Google invests in offshore wind project

Google’s invested in a project to build a 350-mile power transmission backbone along the US East Coast.

The Atlantic Wind Connection project involves the creation of an underwater cable linking several offshore wind farms to the power grid. It will stretch from New Jersey to Virginia, and will be able to connect 6,000MW of offshore wind turbines – equivalent to 60 percent of the wind energy that was installed in the entire country last year, and enough to serve approximately 1.9 million households, says Google.

Google has made several previous investments in wind power projects, buying a stake in two wind farms in May and agreeing to buy power from one in July as part of efforts to become carbon neutral.

But the US lags way behind other nations in offshore wind projects – it has none operational so far, whereas countries such as the UK, Denmark, the Netherlands and Germany are generating a growing amount of energy this way.

“The new project can enable the creation of thousands of jobs, improve consumer access to clean energy sources and increase the reliability of the Mid-Atlantic region’s existing power grid,” says Rick Needham, Google’s green business operations director.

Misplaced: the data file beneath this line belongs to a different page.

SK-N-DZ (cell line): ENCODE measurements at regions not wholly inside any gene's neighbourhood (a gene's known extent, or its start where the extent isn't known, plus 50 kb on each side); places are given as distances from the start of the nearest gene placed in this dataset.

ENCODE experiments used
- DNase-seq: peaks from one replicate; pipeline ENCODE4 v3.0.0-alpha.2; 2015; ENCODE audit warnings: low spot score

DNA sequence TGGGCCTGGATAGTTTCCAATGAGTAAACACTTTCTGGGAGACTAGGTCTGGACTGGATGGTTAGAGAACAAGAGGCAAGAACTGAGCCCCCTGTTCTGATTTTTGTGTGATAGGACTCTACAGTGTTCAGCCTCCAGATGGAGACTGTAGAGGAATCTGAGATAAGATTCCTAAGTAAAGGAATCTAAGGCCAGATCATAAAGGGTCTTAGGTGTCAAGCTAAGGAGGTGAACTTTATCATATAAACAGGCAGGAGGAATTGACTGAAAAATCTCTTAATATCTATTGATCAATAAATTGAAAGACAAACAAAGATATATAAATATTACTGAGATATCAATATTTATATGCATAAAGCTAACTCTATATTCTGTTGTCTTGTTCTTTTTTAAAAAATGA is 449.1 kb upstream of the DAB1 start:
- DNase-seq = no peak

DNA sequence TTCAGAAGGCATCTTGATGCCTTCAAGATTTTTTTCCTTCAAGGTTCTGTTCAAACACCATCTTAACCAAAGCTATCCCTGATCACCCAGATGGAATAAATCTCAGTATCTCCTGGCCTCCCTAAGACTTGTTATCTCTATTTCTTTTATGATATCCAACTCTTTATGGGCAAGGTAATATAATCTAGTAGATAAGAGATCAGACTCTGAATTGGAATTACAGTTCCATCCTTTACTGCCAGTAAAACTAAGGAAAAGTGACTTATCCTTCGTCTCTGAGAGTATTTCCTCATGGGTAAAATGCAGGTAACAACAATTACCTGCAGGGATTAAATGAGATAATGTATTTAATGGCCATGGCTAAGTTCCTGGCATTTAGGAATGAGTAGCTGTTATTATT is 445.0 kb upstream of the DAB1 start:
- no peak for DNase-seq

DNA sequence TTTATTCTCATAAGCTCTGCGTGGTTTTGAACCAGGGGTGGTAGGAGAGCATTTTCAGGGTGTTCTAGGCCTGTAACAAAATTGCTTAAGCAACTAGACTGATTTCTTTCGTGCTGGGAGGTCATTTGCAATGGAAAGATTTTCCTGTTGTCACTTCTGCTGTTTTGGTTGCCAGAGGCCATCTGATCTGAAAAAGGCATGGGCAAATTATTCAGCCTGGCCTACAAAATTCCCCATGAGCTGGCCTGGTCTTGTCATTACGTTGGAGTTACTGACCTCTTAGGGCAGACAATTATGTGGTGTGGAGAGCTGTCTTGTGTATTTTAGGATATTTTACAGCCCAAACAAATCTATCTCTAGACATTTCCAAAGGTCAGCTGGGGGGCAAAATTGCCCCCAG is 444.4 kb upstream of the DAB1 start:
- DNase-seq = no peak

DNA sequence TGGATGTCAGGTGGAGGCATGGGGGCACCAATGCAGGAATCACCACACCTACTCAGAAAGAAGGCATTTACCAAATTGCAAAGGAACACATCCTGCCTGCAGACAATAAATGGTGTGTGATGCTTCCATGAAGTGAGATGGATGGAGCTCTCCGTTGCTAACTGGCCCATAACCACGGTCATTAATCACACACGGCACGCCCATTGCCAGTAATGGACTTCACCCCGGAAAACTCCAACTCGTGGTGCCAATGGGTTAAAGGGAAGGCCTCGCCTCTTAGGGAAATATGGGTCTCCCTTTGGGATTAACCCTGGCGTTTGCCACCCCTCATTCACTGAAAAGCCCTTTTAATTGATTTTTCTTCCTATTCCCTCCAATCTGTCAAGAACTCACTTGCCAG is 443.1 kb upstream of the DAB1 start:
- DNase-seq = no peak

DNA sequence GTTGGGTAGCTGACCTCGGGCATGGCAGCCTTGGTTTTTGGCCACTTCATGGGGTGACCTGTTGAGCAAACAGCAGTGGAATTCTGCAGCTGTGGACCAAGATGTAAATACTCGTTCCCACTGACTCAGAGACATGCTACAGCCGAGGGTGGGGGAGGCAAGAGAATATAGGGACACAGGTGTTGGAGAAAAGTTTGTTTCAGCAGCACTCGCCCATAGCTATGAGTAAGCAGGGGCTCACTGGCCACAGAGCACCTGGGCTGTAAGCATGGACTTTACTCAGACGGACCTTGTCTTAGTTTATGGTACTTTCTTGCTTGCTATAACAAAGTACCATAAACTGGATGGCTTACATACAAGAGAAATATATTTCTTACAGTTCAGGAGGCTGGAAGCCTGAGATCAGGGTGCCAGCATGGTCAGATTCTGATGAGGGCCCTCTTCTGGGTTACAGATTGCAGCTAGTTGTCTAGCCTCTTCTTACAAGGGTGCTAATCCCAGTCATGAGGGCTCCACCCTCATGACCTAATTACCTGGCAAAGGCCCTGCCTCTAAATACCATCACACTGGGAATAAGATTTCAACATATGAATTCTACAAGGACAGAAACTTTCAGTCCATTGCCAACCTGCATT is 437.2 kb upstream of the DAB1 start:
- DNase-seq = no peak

“This system will act as a superhighway for clean energy. By putting strong, secure transmission in place, the project removes a major barrier to scaling up offshore wind, an industry that despite its potential, only had its first federal lease signed last week and still has no operating projects in the US.”

The Mid-Atlantic region, says Google, offers more than 60,000 MW of offshore wind potential in relatively shallow waters that extend miles out to sea. This makes it easier to install turbines out of sight 10-15 miles offshore, where there are stronger winds.

The AWC project is led by independent transmission company Trans-Elect and is financed by Google, Good Energies and Marubeni Corporation. Google’s investing 37.5 percent of the equity in the initial development stage.

“We believe in investing in projects that make good business sense and further the development of renewable energy,” says Needham. “We’re willing to take calculated risks on early stage ideas and projects that can have dramatic impacts while offering attractive returns. This willingness to be ahead of the industry and invest in large scale innovative projects is core to our success as a company.”